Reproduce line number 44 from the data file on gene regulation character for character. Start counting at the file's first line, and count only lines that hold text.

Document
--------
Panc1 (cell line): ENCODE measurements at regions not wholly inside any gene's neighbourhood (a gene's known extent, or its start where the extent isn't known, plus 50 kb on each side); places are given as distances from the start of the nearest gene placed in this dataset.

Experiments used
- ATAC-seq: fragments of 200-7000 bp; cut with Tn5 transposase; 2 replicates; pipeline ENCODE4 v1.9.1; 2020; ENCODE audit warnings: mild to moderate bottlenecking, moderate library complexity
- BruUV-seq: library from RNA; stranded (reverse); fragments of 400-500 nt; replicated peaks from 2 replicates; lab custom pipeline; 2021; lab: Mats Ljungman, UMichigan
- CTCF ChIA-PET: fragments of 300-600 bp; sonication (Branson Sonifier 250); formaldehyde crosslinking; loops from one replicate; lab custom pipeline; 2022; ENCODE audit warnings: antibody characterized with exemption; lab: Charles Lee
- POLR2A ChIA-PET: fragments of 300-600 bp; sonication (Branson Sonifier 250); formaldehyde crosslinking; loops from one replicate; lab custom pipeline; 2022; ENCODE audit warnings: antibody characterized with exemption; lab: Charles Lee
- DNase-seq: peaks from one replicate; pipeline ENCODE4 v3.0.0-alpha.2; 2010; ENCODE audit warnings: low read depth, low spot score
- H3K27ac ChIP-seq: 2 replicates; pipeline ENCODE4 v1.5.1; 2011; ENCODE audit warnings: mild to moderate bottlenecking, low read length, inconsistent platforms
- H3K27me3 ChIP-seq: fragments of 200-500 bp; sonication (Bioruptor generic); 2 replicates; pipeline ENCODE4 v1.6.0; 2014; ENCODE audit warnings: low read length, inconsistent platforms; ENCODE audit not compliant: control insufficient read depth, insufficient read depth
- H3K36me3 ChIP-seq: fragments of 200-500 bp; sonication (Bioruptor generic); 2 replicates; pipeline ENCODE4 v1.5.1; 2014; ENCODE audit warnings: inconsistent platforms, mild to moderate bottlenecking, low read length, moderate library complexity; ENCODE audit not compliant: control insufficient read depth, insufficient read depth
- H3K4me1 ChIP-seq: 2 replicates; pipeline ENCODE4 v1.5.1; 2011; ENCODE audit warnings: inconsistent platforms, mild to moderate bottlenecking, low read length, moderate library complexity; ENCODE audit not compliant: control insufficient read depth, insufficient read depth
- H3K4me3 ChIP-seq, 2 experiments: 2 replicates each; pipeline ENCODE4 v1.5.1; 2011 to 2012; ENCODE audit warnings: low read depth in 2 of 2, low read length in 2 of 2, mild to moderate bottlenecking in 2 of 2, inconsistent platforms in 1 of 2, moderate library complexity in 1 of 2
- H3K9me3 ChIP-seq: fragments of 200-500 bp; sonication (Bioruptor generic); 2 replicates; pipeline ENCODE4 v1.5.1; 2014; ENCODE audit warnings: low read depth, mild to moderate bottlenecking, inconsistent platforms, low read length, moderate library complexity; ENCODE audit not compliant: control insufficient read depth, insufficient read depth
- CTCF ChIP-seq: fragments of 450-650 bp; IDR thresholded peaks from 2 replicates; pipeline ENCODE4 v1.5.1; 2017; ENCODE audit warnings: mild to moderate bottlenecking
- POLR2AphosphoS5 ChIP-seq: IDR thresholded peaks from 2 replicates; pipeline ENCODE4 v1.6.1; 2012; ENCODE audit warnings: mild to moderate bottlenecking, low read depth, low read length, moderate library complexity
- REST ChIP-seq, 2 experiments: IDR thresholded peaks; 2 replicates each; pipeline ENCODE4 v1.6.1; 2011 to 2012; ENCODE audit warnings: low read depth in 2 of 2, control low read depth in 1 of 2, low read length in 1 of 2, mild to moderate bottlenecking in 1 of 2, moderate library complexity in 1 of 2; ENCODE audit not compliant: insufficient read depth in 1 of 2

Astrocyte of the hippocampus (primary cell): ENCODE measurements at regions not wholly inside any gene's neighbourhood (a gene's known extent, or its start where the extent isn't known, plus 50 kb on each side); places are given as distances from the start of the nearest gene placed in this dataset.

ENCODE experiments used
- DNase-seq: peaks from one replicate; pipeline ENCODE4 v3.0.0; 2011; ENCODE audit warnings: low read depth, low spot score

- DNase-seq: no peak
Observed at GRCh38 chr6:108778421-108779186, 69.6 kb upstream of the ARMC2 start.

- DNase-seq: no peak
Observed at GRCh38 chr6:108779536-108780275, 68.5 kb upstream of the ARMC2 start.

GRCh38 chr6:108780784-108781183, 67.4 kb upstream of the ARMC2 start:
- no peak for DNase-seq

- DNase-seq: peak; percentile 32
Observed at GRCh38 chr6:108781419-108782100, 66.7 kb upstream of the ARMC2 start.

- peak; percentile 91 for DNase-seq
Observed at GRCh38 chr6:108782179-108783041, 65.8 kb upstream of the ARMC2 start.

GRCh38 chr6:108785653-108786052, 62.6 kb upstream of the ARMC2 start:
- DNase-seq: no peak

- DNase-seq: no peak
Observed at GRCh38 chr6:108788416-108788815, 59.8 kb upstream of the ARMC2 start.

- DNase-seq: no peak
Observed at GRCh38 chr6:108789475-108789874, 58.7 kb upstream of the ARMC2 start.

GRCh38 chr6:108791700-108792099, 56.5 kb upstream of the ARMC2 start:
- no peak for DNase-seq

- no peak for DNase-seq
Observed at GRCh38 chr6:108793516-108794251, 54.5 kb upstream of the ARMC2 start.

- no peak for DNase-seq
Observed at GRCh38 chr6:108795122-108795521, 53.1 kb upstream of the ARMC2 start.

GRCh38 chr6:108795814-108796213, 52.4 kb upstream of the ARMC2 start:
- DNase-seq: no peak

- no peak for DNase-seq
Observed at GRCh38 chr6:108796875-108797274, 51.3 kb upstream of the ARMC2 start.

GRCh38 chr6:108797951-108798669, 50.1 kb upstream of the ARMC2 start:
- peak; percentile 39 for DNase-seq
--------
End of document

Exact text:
- no peak for DNase-seq